Posts Tagged children’s fiction

Interview and Giveaway with P. J. Hoover

I’m delighted to welcome author P. J. Hoover to the Mixed Up Files. Her upcoming middle-grade book, HOMER’S EXCELLENT ADVENTURE, comes out on April 7, and I couldn’t be more excited to read it. P. J. first told me about this story when she was writing the first draft, and as soon as she said it was a cross between THE ODYSSEY and the movie Bill and Ted’s Excellent Adventure, I was in!

Now, this fun story is finally almost out in the world, and P.J.’s here to tell us all about the book and her plans for it. Welcome, P. J.!

P.J. Hoover

P.J. Hoover

P. J. Hoover is the award-winning author of The Hidden Code, a Da Vinci Code-style young adult adventure with a kick-butt heroine, and Tut: The Story of My Immortal Life, featuring a fourteen-year-old King Tut who’s stuck in middle school. When not writing, P. J. spends time practicing kung fu, fixing things around the house, and solving Rubik’s cubes. For more information about P. J. (Tricia) Hoover, please visit her website www.pjhoover.com.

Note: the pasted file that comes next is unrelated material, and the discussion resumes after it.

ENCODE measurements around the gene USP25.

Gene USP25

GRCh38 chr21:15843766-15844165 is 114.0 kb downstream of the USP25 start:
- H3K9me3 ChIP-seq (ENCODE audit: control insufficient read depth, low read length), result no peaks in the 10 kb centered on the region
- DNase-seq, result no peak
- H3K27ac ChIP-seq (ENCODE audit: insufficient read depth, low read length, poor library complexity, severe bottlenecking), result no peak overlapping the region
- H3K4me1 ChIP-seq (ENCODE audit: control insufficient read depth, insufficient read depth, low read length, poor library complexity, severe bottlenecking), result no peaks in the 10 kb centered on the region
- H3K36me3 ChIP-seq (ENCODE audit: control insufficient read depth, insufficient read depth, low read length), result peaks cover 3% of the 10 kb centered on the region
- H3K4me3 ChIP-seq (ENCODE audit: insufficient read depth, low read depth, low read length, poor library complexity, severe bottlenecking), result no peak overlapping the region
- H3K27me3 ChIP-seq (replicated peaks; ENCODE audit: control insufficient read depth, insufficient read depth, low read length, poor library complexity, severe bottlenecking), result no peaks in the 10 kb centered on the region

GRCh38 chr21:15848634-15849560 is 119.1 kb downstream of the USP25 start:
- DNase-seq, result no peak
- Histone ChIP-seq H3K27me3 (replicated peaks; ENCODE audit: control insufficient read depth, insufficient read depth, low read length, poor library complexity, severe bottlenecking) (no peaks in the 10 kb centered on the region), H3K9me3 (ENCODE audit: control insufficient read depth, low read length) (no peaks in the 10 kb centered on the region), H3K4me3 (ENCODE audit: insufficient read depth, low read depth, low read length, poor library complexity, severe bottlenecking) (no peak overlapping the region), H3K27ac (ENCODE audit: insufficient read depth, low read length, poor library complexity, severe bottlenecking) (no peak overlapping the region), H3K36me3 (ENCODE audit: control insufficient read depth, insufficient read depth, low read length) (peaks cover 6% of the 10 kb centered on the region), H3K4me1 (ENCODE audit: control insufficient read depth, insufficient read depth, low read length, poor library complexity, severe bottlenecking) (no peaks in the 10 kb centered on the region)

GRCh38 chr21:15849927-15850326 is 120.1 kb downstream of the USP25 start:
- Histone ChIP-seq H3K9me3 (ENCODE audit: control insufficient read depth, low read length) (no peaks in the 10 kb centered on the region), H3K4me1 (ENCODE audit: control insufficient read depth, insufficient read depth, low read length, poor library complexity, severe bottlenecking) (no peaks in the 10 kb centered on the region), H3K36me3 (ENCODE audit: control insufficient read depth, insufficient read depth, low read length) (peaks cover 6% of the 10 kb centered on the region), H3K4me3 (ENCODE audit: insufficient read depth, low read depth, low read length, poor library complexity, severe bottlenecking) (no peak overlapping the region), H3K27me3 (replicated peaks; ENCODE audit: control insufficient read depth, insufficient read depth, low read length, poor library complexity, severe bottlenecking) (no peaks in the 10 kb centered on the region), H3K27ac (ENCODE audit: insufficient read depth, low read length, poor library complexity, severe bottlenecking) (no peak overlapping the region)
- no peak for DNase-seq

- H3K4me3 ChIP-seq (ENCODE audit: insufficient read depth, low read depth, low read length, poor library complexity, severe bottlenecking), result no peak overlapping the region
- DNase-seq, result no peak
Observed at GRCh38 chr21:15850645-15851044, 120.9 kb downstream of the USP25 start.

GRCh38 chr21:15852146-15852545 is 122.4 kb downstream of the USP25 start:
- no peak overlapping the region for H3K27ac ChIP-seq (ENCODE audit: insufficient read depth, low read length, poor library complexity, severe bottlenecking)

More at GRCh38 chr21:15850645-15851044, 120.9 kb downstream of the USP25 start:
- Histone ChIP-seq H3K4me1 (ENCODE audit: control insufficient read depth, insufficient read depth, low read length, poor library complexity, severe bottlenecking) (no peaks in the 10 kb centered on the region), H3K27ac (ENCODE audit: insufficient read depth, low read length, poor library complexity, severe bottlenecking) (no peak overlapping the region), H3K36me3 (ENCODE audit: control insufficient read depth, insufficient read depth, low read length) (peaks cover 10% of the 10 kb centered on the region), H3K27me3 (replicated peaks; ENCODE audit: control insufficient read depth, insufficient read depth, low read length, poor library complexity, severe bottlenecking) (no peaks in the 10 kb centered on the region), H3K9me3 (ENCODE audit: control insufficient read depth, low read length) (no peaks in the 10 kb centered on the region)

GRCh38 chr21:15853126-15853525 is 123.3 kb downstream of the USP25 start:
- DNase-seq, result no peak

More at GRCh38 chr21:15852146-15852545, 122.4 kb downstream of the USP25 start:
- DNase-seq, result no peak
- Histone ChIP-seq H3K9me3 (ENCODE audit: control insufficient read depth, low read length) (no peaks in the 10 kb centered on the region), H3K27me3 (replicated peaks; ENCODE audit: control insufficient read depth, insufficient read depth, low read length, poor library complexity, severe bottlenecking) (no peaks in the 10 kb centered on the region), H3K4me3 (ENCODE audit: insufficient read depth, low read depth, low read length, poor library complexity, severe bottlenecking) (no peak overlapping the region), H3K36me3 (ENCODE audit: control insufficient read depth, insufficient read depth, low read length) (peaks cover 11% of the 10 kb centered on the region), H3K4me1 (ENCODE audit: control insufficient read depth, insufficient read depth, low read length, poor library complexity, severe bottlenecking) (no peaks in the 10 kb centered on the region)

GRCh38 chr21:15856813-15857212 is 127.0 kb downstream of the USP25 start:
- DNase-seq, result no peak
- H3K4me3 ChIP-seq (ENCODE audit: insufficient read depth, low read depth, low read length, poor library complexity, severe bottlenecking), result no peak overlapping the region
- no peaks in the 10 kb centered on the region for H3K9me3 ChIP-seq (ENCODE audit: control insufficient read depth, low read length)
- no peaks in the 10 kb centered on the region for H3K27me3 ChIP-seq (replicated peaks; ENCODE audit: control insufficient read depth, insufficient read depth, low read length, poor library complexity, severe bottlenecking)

Give us your new book’s elevator pitch. What’s it about?

Thanks for asking! And thanks so much for inviting me to be a part of your blog today!

Here’s the best description I can come up with . . .

Homer is about to fail out of school unless he can come up with a story. An epic story. Oh, and it needs to be written in Dactylic Hexameter. No big deal . . . except Homer has no idea what that is. Also Homer is horrible at writing, so he’s pretty much out of luck.